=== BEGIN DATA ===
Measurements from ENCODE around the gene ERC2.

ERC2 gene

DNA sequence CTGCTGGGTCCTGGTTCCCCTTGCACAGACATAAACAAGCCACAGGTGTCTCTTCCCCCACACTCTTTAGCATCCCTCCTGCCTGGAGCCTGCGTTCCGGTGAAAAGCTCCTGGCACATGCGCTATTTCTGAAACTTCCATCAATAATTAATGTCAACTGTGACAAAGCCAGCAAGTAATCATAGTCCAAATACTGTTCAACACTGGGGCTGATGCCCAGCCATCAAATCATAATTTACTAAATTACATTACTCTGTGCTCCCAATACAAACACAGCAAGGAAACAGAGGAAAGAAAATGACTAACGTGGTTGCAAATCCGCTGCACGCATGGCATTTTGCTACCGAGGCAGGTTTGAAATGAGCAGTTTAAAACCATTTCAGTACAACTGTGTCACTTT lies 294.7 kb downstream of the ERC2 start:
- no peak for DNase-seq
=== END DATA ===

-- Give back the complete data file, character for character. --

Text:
Measurements from ENCODE around the gene ERC2.

ERC2 gene

DNA sequence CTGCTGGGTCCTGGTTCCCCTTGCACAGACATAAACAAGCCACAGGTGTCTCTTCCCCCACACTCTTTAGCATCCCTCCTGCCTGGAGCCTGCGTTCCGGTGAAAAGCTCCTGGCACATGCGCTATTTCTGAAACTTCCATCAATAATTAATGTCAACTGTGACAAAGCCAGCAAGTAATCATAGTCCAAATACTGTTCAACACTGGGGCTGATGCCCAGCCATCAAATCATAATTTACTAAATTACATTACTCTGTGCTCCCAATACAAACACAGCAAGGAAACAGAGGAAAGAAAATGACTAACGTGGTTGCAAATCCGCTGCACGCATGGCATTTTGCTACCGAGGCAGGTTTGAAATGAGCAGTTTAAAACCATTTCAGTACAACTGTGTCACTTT lies 294.7 kb downstream of the ERC2 start:
- no peak for DNase-seq